Piping Cord - everything you wanted to know - Sew Vintagely

Piping Cord – everything you wanted to know

Here is the answer to the often-asked question: where do I find cord for baby/mini piping?

First, a note for beginners: the Wrights pre-made piping sold at big box fabric stores is too big for heirloom sewing. The cord inside is two thick and the fabric is to too stiff. You’ll want to make your own piping with a smaller cord and the same fabric as your garment in the same or contrasting color.

As with a lot of things in the classic sewing world, one of the favorites, Speed-Cro-Sheen, isn’t made anymore. Now I know some of you have a stash of it that will last you until the end of time. But if you don’t, then this article is for you!

Speed-Cro-Sheen is a cotton crochet thread that was introduced in 1953 by Coats and Clark. I found a quick-read and interesting history here. The modern substitute for Speed-Cro-Sheen is size 3 cotton crochet thread. Sadly, size 3 crochet thread is softer and floppier than Speed-Cro-Sheen. But it is an option. I’ve heard that pre-shrinking is recommended if you use crochet thread. I can see that being necessary because the twist of the strands is looser than Speed-Cro-Sheen and it makes sense that if it was washed and dried it would shrink inside the bias fabric.

Yes you can find sellers on Ebay and Etsy with vintage supply Speed Cro-Sheen.  But it’s not as readily available as Knit-Cro-Sheen, which is a smaller size. I found one seller on Etsy who had a ball of Speed Cro-Sheen in bright pink.

In addition to size 3 crochet thread, another popular alternative is 100% polyester mini piping cording available in 100-yard spools or by the yard at some heirloom shops, or its twin: polyester drapery cording available at big box fabric and craft stores.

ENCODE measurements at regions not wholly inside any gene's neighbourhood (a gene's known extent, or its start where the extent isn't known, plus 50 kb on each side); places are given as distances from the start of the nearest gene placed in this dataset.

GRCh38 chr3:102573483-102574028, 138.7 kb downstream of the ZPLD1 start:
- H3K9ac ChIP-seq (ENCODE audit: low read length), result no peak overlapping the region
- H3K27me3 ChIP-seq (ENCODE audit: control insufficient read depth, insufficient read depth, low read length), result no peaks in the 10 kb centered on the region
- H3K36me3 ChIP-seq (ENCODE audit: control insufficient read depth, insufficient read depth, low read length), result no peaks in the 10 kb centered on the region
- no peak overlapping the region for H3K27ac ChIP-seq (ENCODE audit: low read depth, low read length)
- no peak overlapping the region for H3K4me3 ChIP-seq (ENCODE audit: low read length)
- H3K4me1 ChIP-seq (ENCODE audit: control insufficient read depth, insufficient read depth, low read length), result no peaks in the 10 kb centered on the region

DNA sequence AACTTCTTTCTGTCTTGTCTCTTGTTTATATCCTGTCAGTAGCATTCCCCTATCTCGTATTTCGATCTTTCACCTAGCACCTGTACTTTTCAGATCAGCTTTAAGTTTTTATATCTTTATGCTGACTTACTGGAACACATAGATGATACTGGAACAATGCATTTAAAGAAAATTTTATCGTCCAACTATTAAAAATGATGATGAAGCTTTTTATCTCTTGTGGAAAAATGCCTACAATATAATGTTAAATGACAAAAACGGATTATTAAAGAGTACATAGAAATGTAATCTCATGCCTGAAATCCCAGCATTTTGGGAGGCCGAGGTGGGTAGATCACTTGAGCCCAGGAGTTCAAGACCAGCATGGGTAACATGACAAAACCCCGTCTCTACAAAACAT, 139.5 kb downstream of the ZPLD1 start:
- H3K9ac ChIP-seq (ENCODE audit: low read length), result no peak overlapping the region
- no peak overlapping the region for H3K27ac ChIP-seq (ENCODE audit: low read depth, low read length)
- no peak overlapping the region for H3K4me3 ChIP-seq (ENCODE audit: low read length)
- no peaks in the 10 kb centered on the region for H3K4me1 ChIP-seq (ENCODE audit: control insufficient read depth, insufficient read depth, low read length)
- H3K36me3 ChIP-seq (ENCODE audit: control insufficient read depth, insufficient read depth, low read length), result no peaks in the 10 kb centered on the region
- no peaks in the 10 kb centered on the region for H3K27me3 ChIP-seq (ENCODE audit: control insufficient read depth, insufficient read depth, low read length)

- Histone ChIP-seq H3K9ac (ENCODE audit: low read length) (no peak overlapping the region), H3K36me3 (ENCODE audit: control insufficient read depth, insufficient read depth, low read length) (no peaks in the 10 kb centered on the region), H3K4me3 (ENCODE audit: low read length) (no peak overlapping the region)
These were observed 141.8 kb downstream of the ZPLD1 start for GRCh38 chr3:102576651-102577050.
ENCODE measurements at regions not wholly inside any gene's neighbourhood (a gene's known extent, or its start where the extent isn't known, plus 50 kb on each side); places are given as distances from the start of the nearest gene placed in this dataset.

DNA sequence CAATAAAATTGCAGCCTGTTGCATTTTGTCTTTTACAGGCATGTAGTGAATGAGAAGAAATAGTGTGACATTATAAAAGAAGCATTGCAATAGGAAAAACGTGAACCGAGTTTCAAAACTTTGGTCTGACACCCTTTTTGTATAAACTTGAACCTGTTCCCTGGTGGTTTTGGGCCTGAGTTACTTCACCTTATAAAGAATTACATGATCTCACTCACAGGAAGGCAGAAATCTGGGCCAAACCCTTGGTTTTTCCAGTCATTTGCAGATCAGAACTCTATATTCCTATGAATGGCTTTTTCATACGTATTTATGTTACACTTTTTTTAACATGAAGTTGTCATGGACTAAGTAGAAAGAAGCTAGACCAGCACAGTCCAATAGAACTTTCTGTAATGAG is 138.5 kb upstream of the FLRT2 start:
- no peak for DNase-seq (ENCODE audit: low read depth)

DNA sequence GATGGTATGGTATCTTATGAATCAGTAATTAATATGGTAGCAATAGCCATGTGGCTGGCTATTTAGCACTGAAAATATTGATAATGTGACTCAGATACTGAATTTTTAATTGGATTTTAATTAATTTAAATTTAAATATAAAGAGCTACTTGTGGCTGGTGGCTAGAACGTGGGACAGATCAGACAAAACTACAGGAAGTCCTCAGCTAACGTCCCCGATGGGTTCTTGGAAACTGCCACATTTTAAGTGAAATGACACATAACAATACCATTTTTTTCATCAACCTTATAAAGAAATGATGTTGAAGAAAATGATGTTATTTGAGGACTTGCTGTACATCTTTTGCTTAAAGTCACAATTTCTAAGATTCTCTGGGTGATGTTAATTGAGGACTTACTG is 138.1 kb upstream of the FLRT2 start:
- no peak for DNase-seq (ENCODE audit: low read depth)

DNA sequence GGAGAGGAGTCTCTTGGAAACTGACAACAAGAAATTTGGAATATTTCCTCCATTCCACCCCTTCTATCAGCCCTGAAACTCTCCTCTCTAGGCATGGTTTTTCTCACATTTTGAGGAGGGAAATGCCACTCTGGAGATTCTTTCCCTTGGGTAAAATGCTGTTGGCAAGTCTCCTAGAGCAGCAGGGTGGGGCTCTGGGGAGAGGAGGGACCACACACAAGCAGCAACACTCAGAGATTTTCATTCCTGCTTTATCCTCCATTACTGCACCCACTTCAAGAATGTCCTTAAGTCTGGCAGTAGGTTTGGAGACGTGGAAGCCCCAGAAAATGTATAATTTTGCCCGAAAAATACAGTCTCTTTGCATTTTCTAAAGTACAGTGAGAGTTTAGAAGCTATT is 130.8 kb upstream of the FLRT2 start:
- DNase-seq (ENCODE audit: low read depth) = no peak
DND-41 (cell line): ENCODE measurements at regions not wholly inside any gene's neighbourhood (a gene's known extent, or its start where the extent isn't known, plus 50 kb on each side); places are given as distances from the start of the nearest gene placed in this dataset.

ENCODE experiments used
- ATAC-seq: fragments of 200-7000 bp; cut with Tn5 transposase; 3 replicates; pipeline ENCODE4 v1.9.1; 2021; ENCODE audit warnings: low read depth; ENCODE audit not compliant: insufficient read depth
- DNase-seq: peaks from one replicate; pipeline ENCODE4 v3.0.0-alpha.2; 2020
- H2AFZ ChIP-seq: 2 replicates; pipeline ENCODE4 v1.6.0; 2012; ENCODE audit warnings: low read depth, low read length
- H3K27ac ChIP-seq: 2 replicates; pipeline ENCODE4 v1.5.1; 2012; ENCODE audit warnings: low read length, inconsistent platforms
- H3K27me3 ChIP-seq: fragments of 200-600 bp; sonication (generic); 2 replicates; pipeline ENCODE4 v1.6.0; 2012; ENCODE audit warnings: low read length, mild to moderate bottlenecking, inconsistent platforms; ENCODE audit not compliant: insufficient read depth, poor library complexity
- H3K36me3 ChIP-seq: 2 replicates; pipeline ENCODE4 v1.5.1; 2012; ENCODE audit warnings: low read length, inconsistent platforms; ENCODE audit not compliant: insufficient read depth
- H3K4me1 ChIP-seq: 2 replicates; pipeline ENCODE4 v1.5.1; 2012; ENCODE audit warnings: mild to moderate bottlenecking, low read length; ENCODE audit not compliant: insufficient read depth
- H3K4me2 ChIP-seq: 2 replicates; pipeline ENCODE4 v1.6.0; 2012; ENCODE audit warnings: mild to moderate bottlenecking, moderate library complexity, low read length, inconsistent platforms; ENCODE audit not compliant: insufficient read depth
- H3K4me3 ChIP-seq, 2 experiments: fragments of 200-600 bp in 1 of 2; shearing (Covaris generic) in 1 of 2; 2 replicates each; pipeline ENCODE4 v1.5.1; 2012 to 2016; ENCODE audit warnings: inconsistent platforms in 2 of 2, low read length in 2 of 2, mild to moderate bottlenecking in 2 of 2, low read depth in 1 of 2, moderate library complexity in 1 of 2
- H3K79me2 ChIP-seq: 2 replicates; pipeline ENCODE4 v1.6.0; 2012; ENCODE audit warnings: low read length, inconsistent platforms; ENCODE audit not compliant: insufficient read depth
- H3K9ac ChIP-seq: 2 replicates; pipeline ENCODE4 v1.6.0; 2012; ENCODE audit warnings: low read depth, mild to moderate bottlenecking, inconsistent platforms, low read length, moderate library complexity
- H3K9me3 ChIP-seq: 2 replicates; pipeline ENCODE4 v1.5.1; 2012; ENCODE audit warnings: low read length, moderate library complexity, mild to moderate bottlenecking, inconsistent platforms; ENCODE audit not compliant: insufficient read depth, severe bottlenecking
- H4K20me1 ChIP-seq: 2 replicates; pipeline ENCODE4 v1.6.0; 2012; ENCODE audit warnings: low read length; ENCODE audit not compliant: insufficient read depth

Of course if you want cotton, you’ll have to keep looking.

I like to use a firm cotton cord because it stays put between the two layers of fabric when I’m sewing the piping. It also holds a nice shape in the finished piping. Although, because polyester is slippery, polyester cord will easily slide out of the ends of the piping when I want to trim it to remove bulk where the piping is inside a seam. So each has it’s good points.

One challenge in looking for the right size cotton cord is that it should be white if you’re ever going to use it with a white batiste or a pretty white dotted Swiss. I thought a natural/ecru color would work just fine until I used it to make mini piping with 100% cotton pima batiste and I could see the cord through the fabric. Natural/ecru macrame cord in the right size is readily available if you don’t need it to be white.

Some cord is described on the package using standard measure and some with metric. You’ll want to look for 1/16″ or 1 millimeter or 1.5 millimeter. Several heirloom shops sell cotton or polyester cord in these sizes, usually by the spool.

I found a cotton cord that I like that comes in white and in both 1 mm and 1.5 mm. It is a polished cotton cord used for jewelry making and leathercraft, also called “leather look.” The only one I found that comes in 1.5 mm and is also white is Blue Bird brand polished braided cotton cord, distributed by Maine Thread Company. The 1 mm cord more closely matches size 3 cotton crochet thread.

And there you have it! Everything you wanted to know about finding cord for baby/mini piping. Here are some options for baby/mini piping cording. Try them out and pick your favorite.

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2 thoughts on “Piping Cord – everything you wanted to know”

  1. Great tips. I make miniature dolls whose clothes are tiny. Mostly they are glued on, but often times there is some sewing involved.

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